PC Enterprises' GameMaster card was created to 'upgrade' the existing PCjr to be Tandy 1000 compatible. There is also a mod to accomplish this upgrade for users willing to do some soldering. The joystick ports are not PCjr compatible. The PCjr used different proprietary game port than a standard PC. Tandy Coco, TRS-80 and Tandy 1000 used 6-pin DIN game ports and later models of the T1k used 8-pin mini-DIN ports (backward compatible using a 6-pin adapter). Adapters to use standard PC joysticks were available for the T1k and PCjr. Later T1k models used DB-15 gameports that were almost standard (basic 2-axis-2-button joysticks work, hats and extra buttons might cause problems, hats and extra buttons will probable not work even if they don't cause problems). TRS-80 joysticks are 100%. The T1k lacked the PCjr's infrared port for which no accessories were ever released. Both systems use the PCjr expansion bus with 1 external 'sidecar' port. However, the IBM used edge-card slots while the T1k and PCjr used pin sockets. Adapters were common. Generally they can use the same expansion cards, although the T1k has 8 (generally 5 usable) while the PCjr had less since video, drive controllers, and other functions were built-in to the T1k mother board while the IBM often needed as many 5 cards to do what the T1k did on the mother board. 8-bit ISA cards could be used with adapters and 'sidecars'. Later models added 2 standard 16-bit ISA slots. Standard D-15 PC gameports can be added with expansion cards and PC joysticks generally then work with any T1k joystick compatible game. Later models included 2 nearly standard DB-15 game ports. The T1k will accept the same math co-processors as PC/XT and PC/AT motherboards. The first T1k motherboards had no integrated hard disk controller as hard drives were considered high-end and the T1k was a budget PC, like the PCjr was designed to be. The enhanced T1k sold for less than the PCjr. MS-DOS was built into the ROM which combined with no hard drive effectively limited DOS compatibility although it could boot other version of MS-DOS from disk (up to 6.22) and run booterloader games. MS-DOS 4.0 was sabotaged by Microsoft and would not function on most T1k models (like many PC clones, the targets of the sabotage). Ironically, all IBM PC-DOS 4.0 versions could be made to work. It had audio, composite video, RGB, and TV out jacks. Video and TV out was of very poor quality. The TGA/ETGA port was a standard D-9 port that worked on any CGA/EGA monitor. Despite later models having a 80286 CPU, the bus and memory of the T1k remained 8-bit and it would not run in protected mode (it was only windows compatible in real mode). The last models were fully 16-bit. The 8-bit presented the largest barrier for compatibility. XT-bus VGA, 8-bit ISA VGA, or 16-bit ISA SVGA cards could be added, but this was mainly to run IBM games not T1k games. The T1k had no dedicated video memory and used the standard RAM. This allowed higher resolutions and colors that other IBM compatibles of the day. But this took memory from the main program and video updates were slower. Later models dedicated some of the RAM to video but this was just reserved RAM rather then video memory. DOS programs that needed 640K required a T1k with 768k of memory so the video would have the minimum 128k. Non-standard cards could add memory via the XT-bus, including XMS and EMS, but these were usually made for specific software and not general use. OR standard 8-bit LIM EMS memory could be used, but standard memory and non-standard LIM would conflict with each other, only one or the other could be used. Later models used EEPROM for ROM and BIOS that allowed for upgrades (or downgrades) to the built-in operating system and applications. The EEPROM models finally allowed users to customize the boot process so they could leave bootable media in without being forced to boot it.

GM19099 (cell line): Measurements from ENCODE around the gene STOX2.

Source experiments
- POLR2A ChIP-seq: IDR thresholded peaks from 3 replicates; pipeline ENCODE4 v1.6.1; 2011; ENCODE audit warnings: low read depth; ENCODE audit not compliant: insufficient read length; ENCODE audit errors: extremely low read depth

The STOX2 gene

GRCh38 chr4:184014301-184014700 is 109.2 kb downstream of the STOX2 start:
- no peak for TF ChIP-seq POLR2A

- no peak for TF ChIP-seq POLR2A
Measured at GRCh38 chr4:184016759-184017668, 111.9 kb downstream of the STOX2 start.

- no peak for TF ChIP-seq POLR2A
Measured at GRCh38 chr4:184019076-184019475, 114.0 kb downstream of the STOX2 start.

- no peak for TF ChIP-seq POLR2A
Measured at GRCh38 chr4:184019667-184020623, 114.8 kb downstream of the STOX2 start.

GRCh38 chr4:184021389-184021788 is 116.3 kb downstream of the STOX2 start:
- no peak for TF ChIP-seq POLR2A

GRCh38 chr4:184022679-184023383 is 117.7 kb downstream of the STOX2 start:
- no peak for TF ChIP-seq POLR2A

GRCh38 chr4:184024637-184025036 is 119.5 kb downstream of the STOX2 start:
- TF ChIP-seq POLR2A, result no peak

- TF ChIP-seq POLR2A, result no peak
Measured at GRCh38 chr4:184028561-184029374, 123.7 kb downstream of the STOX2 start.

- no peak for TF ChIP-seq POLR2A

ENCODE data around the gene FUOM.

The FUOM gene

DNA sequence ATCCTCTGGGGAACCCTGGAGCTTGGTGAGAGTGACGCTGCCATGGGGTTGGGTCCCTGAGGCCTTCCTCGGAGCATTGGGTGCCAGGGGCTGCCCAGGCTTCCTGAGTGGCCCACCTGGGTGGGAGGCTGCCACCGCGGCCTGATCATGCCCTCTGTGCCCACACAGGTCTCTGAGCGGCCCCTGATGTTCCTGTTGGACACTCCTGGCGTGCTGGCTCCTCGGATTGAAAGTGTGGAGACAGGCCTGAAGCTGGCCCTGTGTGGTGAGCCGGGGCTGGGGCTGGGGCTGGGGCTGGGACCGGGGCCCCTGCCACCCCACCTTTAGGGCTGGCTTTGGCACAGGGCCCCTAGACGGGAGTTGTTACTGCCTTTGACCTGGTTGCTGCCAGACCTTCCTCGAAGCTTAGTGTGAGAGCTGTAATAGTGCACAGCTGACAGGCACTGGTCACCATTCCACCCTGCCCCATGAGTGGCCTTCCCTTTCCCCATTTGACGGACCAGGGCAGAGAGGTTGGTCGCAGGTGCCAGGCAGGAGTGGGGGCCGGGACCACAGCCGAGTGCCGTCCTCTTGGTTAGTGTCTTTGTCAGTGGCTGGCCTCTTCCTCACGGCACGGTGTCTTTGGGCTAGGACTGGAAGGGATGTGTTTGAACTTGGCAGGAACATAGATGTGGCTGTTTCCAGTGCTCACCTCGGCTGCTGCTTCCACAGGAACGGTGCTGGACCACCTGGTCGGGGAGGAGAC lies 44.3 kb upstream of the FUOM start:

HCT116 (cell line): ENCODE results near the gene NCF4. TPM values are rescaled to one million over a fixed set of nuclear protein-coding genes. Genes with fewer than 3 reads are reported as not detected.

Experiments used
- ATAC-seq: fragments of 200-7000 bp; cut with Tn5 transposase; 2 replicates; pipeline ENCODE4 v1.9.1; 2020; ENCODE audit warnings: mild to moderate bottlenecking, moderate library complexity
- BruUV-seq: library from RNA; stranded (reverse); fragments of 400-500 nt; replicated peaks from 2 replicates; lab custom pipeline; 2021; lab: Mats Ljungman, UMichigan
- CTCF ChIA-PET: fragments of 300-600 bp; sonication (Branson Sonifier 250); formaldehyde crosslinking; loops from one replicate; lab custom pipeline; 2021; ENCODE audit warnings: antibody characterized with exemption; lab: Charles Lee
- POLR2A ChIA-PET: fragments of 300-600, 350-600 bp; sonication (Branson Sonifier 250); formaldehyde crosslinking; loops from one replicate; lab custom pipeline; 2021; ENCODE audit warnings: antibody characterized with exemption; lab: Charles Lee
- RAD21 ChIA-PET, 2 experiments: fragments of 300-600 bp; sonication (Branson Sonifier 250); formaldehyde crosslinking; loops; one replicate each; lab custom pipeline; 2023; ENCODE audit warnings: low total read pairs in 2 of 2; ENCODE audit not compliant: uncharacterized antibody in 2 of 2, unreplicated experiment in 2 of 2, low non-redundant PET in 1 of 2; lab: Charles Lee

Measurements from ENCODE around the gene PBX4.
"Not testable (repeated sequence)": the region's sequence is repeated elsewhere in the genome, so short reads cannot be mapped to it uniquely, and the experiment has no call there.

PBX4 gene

'███████
█5██▪██1█
████6████
█4█████2█
'███3███

1=Y-axis
2=X-axis
3=Ground
4=Button 1
5= +5V
6=Button 2

Sierra was hired to create games to show off the PCjr's capabilities. They created King's Quest and began working on many other games for the system. Then IBM dropped support for the PCjr. Sierra was concerned that this might bankrupt them, but they were rescued by Tandy 1000 that could run their PCjr games.

The Tandy could boot to MS-DOS prompt in under 2 seconds. Upgrades were offered that decreased this even more. Some T1k models could be underclocked as slow as 4.77z for backward compatibility.